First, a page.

Topic: Headsail tack attach

Here is a photo of the way I am planning on attaching my headsail tacks to the stemhead.

Since I started a complete re-fit and have never sailed the boat, I'm wondering if you Contessa sailors out there see any problems (or have any suggestions) with this "plan" (example: does the tack have to be a certain height to avoid chafe issues, etc.)


ps -- in case you are wondering about the new stemhead with anchor mount in the photo, it was a custom build from Stainless Outfitters in Barrie and is made to fit a Rocna 22 lb.

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Re: Headsail tack attach

Looks good BN, I would like to see some pics when it is installed.
A couple of comments;
1) You might consider adding a pulley block for your jib downhaul.
2) I have the same setup where the snap shackle is concerned. The problem with it is that it wants to bounce around when the jib is not hauled up which can lead to scratches in your gel coat. I added a piece of 1/2 round bronze rod to the deck just aft of the stemhead to help with this.


3 (edited by Ian Malcolm 2014-04-01 01:32:25)

Re: Headsail tack attach

I don't recommend using a bow shackle.  They are significantly weaker than the ordinary U shaped ones.    What load is the swivel snap shackle rated for?   

The other easy way of stopping the snap shackle beating up the deck is to add a loop of very light bungee through its closed eye and round or even through the bottle screw.  Do NOT use cord as you don't want it to strain the bottle screw if you drop the jib and lash it to the guard wire.

In the bad old days, you would have a number of snap shackles on different length wire strops to suite the different tack heights required for one's smaller sails, but nowdays it is easier to splice a loop of Vectran or Dyneema single braid direct to the tack of the sail to get the height where you want it.  Any foresail with an extension strop on the tack should also have a small shackle through the tack eye or loop to go round the forestay so the sheet tension transferred through the foot doesn't pull the tack away from the stay, putting an unfair strain on the bottom hank.

You are likely to experience chafe on the foot of your No.1 Genoa.  Plastic covers over the guard wires from the first stanchon forward to the pulpit help. If you have pins securing the wires to the pulpit, put the ring clips on the outside, NOT the inside, and tape them well.  Even so, expect to have to add an anti-chafe patch to the sail once you see where the wear is.  Your smaller foresails probably have a higher cut foot and can be used with a strop so wont have a serious chafe problem.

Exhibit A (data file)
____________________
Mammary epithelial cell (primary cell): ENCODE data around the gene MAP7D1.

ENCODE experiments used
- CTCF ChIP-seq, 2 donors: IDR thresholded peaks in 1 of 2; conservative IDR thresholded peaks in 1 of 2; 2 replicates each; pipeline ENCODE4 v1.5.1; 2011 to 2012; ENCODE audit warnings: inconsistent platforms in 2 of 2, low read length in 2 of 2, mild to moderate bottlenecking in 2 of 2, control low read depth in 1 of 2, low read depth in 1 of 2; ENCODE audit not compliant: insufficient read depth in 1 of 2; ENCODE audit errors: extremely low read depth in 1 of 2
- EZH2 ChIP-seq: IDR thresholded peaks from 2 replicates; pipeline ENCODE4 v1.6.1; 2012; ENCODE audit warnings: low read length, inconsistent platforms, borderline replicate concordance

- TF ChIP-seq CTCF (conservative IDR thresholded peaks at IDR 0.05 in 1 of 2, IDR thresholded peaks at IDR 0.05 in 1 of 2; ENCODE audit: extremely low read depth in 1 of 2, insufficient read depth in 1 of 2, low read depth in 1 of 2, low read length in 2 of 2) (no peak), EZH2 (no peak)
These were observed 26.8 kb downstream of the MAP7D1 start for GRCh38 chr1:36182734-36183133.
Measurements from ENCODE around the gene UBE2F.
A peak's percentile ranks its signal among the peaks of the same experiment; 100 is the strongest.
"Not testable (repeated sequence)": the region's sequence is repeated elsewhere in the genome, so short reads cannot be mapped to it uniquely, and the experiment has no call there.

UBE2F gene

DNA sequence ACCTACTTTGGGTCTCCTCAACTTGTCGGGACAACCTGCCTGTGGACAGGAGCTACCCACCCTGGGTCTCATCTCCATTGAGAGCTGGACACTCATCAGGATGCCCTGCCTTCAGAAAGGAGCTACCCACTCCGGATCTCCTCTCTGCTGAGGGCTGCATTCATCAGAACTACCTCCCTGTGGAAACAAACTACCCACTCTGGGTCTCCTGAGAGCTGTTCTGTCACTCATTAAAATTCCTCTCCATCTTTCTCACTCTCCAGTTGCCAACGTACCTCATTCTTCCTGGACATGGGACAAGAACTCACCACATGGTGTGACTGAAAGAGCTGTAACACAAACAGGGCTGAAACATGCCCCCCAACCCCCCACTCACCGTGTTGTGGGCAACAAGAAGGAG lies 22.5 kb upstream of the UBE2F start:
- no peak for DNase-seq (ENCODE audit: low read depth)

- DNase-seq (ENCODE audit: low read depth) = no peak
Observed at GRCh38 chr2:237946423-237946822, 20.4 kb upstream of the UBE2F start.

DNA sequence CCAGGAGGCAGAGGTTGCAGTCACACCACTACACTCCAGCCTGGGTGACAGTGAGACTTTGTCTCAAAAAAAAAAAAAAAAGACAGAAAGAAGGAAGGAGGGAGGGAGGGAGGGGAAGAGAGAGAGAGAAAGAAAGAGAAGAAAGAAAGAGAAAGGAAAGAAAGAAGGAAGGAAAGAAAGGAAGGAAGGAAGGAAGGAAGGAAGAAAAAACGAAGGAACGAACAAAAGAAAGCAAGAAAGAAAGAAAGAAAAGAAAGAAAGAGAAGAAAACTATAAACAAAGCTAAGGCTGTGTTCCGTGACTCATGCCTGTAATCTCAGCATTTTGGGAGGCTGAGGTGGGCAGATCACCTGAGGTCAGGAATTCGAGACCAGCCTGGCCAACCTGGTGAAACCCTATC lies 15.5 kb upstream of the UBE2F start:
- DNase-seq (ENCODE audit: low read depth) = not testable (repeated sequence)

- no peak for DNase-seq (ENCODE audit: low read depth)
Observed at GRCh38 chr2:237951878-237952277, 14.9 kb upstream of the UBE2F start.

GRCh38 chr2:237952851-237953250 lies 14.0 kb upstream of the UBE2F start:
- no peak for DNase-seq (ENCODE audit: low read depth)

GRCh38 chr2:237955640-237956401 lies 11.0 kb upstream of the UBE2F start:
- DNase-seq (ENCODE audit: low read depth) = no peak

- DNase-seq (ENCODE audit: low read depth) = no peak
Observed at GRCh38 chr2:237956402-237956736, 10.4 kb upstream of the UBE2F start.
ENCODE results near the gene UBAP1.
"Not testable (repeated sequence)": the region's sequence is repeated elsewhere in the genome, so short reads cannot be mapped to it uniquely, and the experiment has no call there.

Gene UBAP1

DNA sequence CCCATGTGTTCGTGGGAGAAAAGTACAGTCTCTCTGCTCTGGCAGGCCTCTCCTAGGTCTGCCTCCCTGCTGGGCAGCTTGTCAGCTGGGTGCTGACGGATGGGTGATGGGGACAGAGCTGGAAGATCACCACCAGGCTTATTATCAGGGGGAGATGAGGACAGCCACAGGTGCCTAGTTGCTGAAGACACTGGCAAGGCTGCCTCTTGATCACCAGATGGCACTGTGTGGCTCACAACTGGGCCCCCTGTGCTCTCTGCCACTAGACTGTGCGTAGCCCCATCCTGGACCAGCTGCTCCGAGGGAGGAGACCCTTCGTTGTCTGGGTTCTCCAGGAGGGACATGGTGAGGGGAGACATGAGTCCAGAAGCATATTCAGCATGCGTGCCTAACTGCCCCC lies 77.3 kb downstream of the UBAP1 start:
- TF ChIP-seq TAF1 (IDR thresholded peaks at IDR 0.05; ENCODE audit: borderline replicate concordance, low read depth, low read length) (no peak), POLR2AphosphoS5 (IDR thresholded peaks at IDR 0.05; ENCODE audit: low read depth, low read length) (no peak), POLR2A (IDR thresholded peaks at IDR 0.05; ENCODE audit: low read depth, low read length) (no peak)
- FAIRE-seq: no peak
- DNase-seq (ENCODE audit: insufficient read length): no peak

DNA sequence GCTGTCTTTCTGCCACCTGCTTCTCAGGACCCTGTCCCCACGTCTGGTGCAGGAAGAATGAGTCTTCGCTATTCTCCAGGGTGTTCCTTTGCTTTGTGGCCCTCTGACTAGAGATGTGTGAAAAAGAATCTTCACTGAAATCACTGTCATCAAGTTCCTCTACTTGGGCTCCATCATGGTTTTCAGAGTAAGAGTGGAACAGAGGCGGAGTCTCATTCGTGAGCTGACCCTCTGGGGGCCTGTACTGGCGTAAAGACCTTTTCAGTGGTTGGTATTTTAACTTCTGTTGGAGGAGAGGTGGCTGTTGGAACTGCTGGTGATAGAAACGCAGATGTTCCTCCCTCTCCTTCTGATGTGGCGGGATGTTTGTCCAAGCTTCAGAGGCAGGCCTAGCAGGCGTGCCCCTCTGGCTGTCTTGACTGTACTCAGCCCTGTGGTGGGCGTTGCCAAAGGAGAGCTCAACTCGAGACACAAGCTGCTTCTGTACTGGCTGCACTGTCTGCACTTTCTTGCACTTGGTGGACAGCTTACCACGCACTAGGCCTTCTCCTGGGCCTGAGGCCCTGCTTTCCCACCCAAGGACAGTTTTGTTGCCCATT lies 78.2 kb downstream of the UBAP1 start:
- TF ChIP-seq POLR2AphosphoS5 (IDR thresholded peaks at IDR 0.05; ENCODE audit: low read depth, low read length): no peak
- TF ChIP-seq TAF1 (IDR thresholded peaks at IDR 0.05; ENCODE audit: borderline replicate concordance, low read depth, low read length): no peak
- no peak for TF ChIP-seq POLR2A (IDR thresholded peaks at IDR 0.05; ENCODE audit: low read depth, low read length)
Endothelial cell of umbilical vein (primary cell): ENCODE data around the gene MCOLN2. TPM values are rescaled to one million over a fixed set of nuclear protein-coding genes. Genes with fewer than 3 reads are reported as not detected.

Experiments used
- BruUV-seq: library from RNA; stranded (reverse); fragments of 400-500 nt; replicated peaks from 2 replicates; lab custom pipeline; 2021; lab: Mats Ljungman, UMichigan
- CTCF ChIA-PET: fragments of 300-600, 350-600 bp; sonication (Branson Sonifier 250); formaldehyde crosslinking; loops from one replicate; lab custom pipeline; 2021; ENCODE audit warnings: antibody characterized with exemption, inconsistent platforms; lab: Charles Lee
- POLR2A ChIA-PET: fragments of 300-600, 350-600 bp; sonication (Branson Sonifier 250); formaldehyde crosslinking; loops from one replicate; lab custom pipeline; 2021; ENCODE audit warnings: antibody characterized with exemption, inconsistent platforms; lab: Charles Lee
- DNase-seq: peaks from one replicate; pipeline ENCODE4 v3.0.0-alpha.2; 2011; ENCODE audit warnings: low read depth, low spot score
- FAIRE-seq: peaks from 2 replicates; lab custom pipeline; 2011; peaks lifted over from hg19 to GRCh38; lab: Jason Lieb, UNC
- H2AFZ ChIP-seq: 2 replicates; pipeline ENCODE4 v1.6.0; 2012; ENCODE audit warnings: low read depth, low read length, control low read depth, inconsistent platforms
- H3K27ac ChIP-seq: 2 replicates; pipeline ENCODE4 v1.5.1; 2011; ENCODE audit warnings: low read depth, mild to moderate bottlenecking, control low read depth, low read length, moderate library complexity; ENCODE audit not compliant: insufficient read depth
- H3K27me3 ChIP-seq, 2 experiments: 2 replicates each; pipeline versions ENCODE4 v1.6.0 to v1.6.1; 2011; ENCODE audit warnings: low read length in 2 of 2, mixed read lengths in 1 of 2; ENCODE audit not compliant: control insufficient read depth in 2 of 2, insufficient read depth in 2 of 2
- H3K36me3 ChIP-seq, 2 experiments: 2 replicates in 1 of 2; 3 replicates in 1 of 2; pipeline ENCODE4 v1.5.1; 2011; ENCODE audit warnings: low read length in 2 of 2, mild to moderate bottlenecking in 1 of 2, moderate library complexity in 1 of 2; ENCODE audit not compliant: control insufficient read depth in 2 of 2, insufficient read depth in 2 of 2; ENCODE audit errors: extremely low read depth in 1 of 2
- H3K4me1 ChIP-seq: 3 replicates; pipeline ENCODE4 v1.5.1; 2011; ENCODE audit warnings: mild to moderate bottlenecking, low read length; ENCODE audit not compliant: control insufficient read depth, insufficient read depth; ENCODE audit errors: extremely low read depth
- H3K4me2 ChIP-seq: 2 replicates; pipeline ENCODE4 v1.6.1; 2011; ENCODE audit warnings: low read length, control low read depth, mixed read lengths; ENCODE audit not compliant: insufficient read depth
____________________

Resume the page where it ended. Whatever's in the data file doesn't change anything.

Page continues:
Re: Headsail tack attach

This is some really helpful feedback.  Thanks John and Ian!

John -- I will make sure and post photos of new stemhead when mounted (as well as completed boat when re-fit done) and

Ian -- Not sure what the shackle is rated for.  I can tell it's a Gibb brand and probably came with the boat because all the other original rigging components were Gibb.  It looks to be in good shape and is 3 3/8" long.  Probably a MWL of 2000# or 2200# (something close to that).


5 (edited by Ian Malcolm 2014-04-01 02:00:44)

Re: Headsail tack attach

I belive you are planning to go off blue water cruising?

The other issue I would be concerned about is the vulnerability of your new stemhead fitting to impact damage and the single point of failure it represents.  It's obviously built like the proverbial brick outhouse, but if you ever prang that bow roller badly, you will be worrying about the rig coming down and will have great difficulty jury rigging a secure forestay attachment or even getting the fitting repaired in smaller/more remote ports.   

Consider going back to Stainless Outfitters and getting a carefully fitted strap down the stem added so the forward edge of the fitting can be effectively through bolted.  You cannot afford to rely on undersized fixings that far aft with the amount of leverage the bow roller has. Without the stem strap, I'd want at least 7/16 bolts with some of them out near the corners.  As-is, I'd be worried about the potential snatch loads on the roller riding out a bad storm in an anchorage.

You might want to get a suitable attachment point for an assymetric added at the sme time, even if you currently aren't planning on carrying such a sail.

Re: Headsail tack attach


Once again, your comments are very interesting and helpful and greatly appreciated.  This seems like a very good idea to get some sort of strap on the front of this fitting to help with the loads that could be generated by the "arm" it now has for trying to wrench the thing off the boat. 


Re: Headsail tack attach

Hello Ian,

Could you describe what you think a good attach point would be for the Asymetric Spinnaker on a stemhead.  This boat has an Asymetric and I am planning on using it (my last boat didn't and I don't have any experience with them). 


Re: Headsail tack attach

The corner of my asymetric clips onto the shroud and a rope goes down to a pulley on the stemhead and then back to the cockpit so the height of the tack can be adjusted.

9 (edited by Ian Malcolm 2014-04-11 14:00:00)

Re: Headsail tack attach

Onto the shroud? surely you mean onto the forestay?

Not recommended if you have a genoa furler as it can kink the foil if the spinnaker fills with a bang.

Every sailmaker's instructions for flying one loose with just a tack line say to get the tack line turning block on a strong point as far forward as possible.

I'd look at getting an eye big enough to attach a block with a swivel snap shackle welded to the top edge of the bow roller  port side plate.

Re: Headsail tack attach